The loonie hit 14-month lows last week thanks to rising cross-border trade tensions and weak oil prices. As if President Trump’s slapping of duties on imported softwood lumber after accusing Canada of unfair dairy tariffs weren’t enough, his firm stance on terminating or renegotiating NAFTA is keeping investors on tenterhooks. Industry experts are also worried that a proposed sharp corporate tax-rate cut south of the border could see investments flowing out of Canada. While there are too many factors at play to assess where things are going, the Canadian dollar is taking an immediate hit. Fortunately, there are ways for…
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The loonie hit 14-month lows last week thanks to rising cross-border trade tensions and weak oil prices. As if President Trump’s slapping of duties on imported softwood lumber after accusing Canada of unfair dairy tariffs weren’t enough, his firm stance on terminating or renegotiating NAFTA is keeping investors on tenterhooks. Industry experts are also worried that a proposed sharp corporate tax-rate cut south of the border could see investments flowing out of Canada.
While there are too many factors at play to assess where things are going, the Canadian dollar is taking an immediate hit. Fortunately, there are ways for you to profit from a weak loonie if you own stocks such as Agrium Inc. (TSX:AGU)(NYSE:AGU), Fortis Inc. (TSX:FTS)(NYSE:FTS), and Algonquin Power & Utilities Corp. (TSX:AQN)(NYSE:AQN).
Before I tell you how, let me warn you that buying stocks purely on currency speculation could backfire, which is why I’ve picked three stocks that are also fundamentally strong enough to belong in your portfolio. A weak loonie offers yet another reason to pile on these stocks, so here you go.
Operations in Canada, earnings in the U.S.
Agrium has its operations in Canada, but it reports earnings in U.S. dollars, as its fertilizer products and most retail products (seeds, crop protection) are priced in U.S. dollars. So, costs, when converted to U.S. dollars, convert into higher margins for the company.
Note that Agrium will report its first-quarter numbers in a couple of days, and expectations have risen after Potash Corporation of Saskatchewan Inc. (TSX:POT)(NYSE:POT) crushed estimates and bumped up its full-year earnings guidance some days ago. Agrium is among the most diversified agricultural companies and has raised its dividend substantially in recent years. The stock currently trades at a price-to-cash flow ratio of only about eight and yields 3.7%, so it’s a good time to enter this stock.
Earnings in the U.S., reporting in loonie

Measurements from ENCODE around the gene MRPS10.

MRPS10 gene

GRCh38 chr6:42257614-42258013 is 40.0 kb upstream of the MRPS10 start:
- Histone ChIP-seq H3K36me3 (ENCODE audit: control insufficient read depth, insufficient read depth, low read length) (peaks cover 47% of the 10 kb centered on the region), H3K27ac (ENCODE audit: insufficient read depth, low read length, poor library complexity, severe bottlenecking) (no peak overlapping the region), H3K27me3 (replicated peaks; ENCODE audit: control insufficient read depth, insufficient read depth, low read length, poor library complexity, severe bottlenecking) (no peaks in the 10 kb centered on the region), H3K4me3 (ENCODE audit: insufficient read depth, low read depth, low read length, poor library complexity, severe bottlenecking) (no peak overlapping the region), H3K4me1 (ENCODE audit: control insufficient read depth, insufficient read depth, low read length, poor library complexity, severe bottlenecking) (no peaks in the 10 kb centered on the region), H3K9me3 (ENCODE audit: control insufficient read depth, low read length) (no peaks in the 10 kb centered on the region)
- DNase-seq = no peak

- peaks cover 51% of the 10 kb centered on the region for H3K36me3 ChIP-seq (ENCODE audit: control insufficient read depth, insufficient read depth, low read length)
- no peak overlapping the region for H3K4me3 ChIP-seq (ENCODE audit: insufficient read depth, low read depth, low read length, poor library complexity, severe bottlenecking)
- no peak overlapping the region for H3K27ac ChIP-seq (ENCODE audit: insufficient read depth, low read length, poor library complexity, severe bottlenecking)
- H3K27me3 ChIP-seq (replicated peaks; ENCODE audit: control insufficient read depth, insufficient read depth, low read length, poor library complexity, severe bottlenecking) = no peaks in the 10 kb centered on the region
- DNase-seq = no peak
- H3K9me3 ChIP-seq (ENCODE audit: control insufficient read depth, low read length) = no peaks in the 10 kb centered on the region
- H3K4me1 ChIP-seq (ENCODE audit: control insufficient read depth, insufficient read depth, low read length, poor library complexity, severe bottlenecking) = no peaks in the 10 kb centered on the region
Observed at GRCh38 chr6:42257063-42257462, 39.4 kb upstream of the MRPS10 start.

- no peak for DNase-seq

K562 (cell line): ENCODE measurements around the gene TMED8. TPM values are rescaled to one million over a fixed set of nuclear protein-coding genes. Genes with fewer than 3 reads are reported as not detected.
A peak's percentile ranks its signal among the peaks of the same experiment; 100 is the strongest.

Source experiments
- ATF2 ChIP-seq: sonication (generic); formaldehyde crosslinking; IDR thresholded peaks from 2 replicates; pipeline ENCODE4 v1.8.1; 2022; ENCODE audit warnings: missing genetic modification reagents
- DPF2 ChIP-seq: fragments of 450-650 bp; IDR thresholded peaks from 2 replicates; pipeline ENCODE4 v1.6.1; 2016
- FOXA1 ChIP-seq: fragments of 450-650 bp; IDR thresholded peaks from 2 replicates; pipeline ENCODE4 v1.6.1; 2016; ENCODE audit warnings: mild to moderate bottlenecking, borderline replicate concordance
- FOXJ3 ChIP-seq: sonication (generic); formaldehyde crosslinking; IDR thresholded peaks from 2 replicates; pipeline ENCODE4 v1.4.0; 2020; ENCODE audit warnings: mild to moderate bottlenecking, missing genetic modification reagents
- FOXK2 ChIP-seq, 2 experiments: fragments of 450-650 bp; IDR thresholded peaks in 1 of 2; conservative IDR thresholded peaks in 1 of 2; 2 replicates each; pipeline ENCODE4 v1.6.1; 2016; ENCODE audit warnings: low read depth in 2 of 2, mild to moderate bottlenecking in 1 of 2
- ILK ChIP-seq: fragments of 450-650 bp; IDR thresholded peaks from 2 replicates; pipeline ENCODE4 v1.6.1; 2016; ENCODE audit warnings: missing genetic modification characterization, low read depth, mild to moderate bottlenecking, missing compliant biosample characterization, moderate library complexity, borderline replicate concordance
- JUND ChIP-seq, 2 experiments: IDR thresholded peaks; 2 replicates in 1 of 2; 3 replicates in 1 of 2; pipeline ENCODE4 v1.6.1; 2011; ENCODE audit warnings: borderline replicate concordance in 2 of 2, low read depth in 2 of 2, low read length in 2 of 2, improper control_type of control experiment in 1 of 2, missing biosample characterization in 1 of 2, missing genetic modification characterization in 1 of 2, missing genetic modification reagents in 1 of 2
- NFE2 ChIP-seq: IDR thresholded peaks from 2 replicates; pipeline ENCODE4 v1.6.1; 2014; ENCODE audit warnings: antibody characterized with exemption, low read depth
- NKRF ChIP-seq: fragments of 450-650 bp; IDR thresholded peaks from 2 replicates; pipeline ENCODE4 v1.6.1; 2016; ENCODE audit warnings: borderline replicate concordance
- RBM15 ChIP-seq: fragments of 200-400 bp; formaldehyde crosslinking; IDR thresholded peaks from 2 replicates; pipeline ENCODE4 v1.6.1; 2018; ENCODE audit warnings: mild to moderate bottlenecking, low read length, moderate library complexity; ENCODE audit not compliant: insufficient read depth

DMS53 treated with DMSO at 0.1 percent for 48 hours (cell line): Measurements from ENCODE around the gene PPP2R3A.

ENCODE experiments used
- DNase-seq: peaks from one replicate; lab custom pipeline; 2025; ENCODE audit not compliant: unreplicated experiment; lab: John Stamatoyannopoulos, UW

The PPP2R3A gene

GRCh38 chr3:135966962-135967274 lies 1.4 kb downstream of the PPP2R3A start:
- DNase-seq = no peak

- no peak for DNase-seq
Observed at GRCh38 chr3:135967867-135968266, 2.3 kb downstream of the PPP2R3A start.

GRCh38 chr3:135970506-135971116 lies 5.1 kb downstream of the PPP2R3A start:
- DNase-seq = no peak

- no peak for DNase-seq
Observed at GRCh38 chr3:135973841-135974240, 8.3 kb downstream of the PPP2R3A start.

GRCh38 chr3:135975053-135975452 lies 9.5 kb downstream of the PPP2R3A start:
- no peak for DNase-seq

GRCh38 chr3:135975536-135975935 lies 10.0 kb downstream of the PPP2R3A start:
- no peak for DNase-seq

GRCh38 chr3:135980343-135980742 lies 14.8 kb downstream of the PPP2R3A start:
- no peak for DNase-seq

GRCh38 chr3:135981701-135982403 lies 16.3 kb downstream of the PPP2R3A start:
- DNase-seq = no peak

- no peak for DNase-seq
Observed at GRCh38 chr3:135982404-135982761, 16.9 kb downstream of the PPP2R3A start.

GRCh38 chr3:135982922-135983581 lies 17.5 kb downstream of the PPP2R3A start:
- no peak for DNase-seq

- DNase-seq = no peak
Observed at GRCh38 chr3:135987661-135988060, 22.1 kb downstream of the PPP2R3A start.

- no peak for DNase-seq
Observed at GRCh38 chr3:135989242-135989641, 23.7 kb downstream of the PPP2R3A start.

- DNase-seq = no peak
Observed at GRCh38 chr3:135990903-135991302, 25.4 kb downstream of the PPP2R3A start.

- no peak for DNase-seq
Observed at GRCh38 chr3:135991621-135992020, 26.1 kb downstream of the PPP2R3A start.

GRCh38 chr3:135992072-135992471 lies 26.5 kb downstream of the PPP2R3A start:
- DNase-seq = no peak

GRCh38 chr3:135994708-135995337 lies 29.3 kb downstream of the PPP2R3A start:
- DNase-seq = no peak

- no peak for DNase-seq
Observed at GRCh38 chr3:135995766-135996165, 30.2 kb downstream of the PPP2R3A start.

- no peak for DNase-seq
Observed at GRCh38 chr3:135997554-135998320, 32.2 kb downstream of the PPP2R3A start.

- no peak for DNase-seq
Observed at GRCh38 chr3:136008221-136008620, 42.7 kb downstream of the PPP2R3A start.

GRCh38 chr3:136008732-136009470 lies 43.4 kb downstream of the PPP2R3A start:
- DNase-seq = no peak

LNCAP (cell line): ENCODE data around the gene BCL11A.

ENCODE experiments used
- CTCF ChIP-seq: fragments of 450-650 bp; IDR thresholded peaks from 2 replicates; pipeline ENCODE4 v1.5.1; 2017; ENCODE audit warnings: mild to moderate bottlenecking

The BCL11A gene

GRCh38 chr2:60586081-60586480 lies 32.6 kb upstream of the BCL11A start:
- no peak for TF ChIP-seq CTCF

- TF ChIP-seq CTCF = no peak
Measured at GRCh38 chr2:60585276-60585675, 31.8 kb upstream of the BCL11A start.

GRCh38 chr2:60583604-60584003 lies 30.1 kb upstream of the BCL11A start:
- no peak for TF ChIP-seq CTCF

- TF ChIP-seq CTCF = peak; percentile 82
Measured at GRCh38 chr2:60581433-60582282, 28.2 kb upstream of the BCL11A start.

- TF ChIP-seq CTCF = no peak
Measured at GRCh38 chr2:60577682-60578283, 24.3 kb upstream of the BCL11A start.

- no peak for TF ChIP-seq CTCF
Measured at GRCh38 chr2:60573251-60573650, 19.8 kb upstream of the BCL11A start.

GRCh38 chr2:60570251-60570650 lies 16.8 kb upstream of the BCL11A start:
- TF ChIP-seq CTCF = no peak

As one of North America’s largest electric and gas utilities which has a significant portion of its earnings, cash flows, and assets denominated in the U.S. dollar, Fortis benefits directly when the Canadian dollar weakens against the greenback. The company estimates that a 5% increase in the USD-CAD exchange rate will increase its earnings by roughly $0.07 per share. You can guess why the loonie’s current downward journey is great news for Fortis.
Fortis is an exceptional stock that belongs in every long-term investor’s portfolio, thanks to its strong track record of cash flows and 43 years of consecutive dividend increases. With the company targeting annual dividend growth of 6% through 2021, and the stock yielding 3.6% and trading at only seven times cash flows, a weak loonie is the perfect excuse to buy Fortis.
Psst … the company will report its quarterly earnings this week.
Hefty dividends denominated in U.S. dollar
Like Fortis, Algonquin is also a regulated utility with a substantial asset base in the U.S., but it reports numbers in Canadian dollars. But there’s a bigger advantage of owning Algonquin stock during the loonie’s weak days — the company pays its dividends in U.S. dollars. So, the company makes more money, and you pocket more dividends when the loonie weakens.
Mind you, Algonquin’s dividends are nothing to sneeze at. The company is targeting 12-14% growth in funds from operations per share in the next three years and 10% annual growth in dividends for the next five years. Combine that with current dividend yield of 4.8% and a weak loonie, and Algonquin looks like a compelling story to own right now.
Algonquin’s quarterly numbers are coming up mid-May.
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Fool contributor Neha Chamaria has no position in any stocks mentioned. Agrium is a recommendation of Stock Advisor Canada.